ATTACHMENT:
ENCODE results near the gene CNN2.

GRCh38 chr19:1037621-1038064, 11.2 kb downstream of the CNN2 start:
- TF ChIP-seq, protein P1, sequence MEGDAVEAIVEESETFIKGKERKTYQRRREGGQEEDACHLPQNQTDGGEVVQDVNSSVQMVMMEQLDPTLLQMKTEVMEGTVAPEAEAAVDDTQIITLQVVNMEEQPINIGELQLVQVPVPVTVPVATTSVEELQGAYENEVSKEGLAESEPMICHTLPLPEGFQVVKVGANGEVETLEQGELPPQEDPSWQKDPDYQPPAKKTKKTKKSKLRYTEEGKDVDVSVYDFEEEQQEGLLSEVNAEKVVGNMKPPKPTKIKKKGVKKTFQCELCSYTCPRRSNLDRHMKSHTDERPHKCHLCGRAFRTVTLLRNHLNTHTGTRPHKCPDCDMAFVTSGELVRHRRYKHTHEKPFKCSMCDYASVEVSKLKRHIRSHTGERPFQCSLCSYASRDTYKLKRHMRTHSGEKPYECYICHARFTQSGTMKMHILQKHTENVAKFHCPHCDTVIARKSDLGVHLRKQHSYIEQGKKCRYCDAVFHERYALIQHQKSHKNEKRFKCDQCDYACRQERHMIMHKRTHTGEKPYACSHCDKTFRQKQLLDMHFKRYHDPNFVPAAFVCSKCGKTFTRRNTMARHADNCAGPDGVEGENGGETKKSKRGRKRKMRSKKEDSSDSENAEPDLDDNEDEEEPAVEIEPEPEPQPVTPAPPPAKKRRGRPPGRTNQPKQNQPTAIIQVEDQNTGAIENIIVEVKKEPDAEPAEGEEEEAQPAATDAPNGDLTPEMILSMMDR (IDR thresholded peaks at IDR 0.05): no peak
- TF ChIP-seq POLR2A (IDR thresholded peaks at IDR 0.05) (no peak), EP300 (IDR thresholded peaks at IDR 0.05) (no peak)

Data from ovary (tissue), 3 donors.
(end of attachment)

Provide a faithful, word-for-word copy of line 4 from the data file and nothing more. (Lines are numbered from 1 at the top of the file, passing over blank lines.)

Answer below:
- TF ChIP-seq POLR2A (IDR thresholded peaks at IDR 0.05) (no peak), EP300 (IDR thresholded peaks at IDR 0.05) (no peak)